The Bookseller’s Morning Briefing on Monday contained two dispiriting pieces of news for those interested in the innovations side of the book business. The audiobook streaming service Bardowl and the e-book platform Blinkbox Books were to close: the former because it simply ran out of steam, the latter because Tesco refused to back it further and a sale to Waterstones fell through. In both cases their demise was lamented not so much because of a loss of business, as one might regret the closure of a bookshop, but because the smart ideas underpinning these enterprises never got the chance to breath.
This is not unusual for start-ups, and though the blame for failure in the book business is often laid at the door of publishers (too slow to sign deals, over cautious about new models, and resistant to releasing content onto new platforms), this rate of failure is not unusual—most fail. Still, we might place both Bardowl and Blinkbox Books in a category of ‘we will never know now’, a box already filled by the likes of Small Demons, Readmill, Byliner, Paperight - and of course numerous others. As a blog posted by Michael Bhaskar’s new venture Canelo acknowledges, “the digital startup list that Michael runs is getting increasingly hard to keep up with”. We not quite in Fucked Company territory — these entities were generally not over-hyped, they did not needlesly squandor cash, and were not over-inflated by investors — but nevertheless it’s been a rough ride for the tech entrepreneurs, and one wonders what knock-on effect there is from each new failure. As the Canelo blog puts it, "What's the problem? Is there a problem?"
When Blinkbox Books launched to the public (Tesco first bought Mobcast and then rebranded it to Blinkbox) in March last year, I wrote in The Bookseller’s Leader column:“If Tesco wants to make a dent, it is going to have to be both bold and unflinching; it will need to compete on price, and back it with customer service. It must not underestimate the short-term costs of this, and it should be careful not to overestimate the medium-term rewards. It will need to treat it like a sprint, but understand that it’s a marathon.”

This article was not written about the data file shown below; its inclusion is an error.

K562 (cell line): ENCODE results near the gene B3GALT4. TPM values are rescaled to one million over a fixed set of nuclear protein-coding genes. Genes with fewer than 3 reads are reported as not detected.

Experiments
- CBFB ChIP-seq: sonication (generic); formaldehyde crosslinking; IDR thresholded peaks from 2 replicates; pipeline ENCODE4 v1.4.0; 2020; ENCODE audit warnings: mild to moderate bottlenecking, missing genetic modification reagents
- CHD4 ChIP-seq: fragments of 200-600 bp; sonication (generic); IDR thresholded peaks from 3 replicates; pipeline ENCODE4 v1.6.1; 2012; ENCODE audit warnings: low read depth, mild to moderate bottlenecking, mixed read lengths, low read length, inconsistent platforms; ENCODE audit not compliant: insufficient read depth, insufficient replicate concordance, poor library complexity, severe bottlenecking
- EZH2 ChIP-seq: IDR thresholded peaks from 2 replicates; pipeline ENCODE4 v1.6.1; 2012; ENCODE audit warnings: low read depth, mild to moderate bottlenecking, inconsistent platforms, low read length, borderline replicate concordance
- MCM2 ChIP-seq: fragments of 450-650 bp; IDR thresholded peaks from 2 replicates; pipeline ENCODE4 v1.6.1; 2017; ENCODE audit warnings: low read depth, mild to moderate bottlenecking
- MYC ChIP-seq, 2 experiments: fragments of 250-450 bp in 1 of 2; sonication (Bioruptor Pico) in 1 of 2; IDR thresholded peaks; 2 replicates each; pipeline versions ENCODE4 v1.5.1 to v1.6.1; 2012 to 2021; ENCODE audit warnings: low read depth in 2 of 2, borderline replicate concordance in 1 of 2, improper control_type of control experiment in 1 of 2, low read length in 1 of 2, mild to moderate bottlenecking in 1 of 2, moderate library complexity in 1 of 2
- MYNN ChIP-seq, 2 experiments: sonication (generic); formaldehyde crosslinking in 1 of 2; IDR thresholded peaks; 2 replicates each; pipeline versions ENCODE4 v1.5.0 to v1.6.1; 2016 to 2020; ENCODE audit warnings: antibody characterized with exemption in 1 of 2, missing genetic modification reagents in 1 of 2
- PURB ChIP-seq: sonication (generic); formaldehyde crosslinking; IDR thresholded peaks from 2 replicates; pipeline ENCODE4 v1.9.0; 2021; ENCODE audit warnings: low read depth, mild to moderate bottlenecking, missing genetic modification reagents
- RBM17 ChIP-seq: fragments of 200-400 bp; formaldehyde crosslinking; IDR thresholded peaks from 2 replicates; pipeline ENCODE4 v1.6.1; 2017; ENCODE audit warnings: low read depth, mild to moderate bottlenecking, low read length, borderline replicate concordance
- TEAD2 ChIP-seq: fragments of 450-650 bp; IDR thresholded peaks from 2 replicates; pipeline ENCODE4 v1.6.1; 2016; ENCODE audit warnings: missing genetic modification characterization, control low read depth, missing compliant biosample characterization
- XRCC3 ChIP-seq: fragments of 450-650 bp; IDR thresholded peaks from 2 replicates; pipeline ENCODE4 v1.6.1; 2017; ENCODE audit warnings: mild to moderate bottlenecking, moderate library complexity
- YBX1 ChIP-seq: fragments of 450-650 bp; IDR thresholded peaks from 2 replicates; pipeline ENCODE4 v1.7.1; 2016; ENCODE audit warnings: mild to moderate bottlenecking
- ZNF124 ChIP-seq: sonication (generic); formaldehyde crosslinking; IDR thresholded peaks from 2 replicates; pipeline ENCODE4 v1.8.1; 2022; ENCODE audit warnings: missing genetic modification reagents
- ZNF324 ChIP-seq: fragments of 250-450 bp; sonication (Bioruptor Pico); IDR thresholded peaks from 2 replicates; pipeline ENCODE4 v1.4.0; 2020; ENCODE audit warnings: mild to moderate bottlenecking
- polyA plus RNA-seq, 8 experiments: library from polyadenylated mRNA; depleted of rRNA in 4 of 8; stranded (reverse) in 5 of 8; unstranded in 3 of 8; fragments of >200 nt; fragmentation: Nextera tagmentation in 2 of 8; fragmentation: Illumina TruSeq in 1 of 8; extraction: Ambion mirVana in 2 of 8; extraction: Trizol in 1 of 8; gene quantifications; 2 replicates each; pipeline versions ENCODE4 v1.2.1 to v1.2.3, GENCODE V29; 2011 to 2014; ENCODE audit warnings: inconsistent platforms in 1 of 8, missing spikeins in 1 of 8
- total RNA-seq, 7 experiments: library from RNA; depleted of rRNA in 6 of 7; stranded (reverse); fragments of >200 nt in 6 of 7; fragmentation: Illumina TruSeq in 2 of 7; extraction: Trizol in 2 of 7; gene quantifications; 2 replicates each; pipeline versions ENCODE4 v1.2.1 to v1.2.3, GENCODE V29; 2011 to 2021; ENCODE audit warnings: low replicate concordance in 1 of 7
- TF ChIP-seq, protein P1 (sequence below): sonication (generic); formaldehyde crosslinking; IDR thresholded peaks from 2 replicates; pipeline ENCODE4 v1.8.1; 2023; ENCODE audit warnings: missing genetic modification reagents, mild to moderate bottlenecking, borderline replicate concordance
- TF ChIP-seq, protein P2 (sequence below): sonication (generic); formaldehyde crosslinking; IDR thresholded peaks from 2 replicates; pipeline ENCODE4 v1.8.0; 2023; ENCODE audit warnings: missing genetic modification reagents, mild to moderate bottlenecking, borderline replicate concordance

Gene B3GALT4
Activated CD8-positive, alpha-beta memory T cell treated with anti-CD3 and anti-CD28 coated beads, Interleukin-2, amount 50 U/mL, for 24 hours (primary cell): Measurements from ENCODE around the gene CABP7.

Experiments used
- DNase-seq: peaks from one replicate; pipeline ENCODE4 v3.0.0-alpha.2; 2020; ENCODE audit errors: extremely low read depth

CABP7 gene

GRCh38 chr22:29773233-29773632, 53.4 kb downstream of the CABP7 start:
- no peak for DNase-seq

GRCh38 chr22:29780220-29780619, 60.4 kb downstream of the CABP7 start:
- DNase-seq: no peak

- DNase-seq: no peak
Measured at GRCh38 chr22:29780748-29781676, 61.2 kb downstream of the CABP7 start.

Sadly, Tesco proved to be none of these things, with new chief executive Dave Lewis having walked into a business nightmare that was in dire need of a refocus. Blinkbox paid the price, with its film and music bits sold off, and the books unit closed.
I do not think we learn much from Blinkbox Books’ financial accounts (the latest published document being for the 39 weeks to 28th February 2013, and reported here) except to say that it was loss making before Tesco bought it, and clearly spent the year up to it relaunch and the months afterwards investing heavily, both in under-the-hood tech, and in external marketing. Its mission to establish a tablet-based reading platform was always going to be a tough-ask, yet with the full-backing of Tesco, and access to its 17m Clubcard holders, it had a good chance of doing just that, particularly in those areas of commercial writing beloved of supermarket shoppers. A deal with Waterstones looked attractive to some — but it is hard to imagine James Daunt accepting the kind of losses Tesco might have sustained, and in truth it looked an uneasy fit. And this is not a market for the faint of heart. As Ron Martinez writes in this overview of his Aerbook project, “Replicating the success of big box, online destination retailing really cannot work anymore. That hill has been taken.”